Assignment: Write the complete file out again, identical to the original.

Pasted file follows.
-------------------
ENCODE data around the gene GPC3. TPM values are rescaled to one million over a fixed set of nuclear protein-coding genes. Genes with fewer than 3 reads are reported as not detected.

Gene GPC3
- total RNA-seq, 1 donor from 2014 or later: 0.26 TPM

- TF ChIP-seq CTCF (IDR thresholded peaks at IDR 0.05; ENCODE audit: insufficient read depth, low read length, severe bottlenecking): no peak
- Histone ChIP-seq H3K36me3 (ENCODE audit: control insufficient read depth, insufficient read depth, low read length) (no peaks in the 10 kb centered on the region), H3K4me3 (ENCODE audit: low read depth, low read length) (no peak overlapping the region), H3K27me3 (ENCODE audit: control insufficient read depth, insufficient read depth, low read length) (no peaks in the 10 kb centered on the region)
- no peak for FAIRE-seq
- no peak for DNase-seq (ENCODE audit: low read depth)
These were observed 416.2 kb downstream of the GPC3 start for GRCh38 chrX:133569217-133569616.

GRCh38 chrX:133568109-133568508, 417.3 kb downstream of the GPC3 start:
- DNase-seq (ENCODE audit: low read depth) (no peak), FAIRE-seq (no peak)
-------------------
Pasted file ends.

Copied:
ENCODE data around the gene GPC3. TPM values are rescaled to one million over a fixed set of nuclear protein-coding genes. Genes with fewer than 3 reads are reported as not detected.

Gene GPC3
- total RNA-seq, 1 donor from 2014 or later: 0.26 TPM

- TF ChIP-seq CTCF (IDR thresholded peaks at IDR 0.05; ENCODE audit: insufficient read depth, low read length, severe bottlenecking): no peak
- Histone ChIP-seq H3K36me3 (ENCODE audit: control insufficient read depth, insufficient read depth, low read length) (no peaks in the 10 kb centered on the region), H3K4me3 (ENCODE audit: low read depth, low read length) (no peak overlapping the region), H3K27me3 (ENCODE audit: control insufficient read depth, insufficient read depth, low read length) (no peaks in the 10 kb centered on the region)
- no peak for FAIRE-seq
- no peak for DNase-seq (ENCODE audit: low read depth)
These were observed 416.2 kb downstream of the GPC3 start for GRCh38 chrX:133569217-133569616.

GRCh38 chrX:133568109-133568508, 417.3 kb downstream of the GPC3 start:
- DNase-seq (ENCODE audit: low read depth) (no peak), FAIRE-seq (no peak)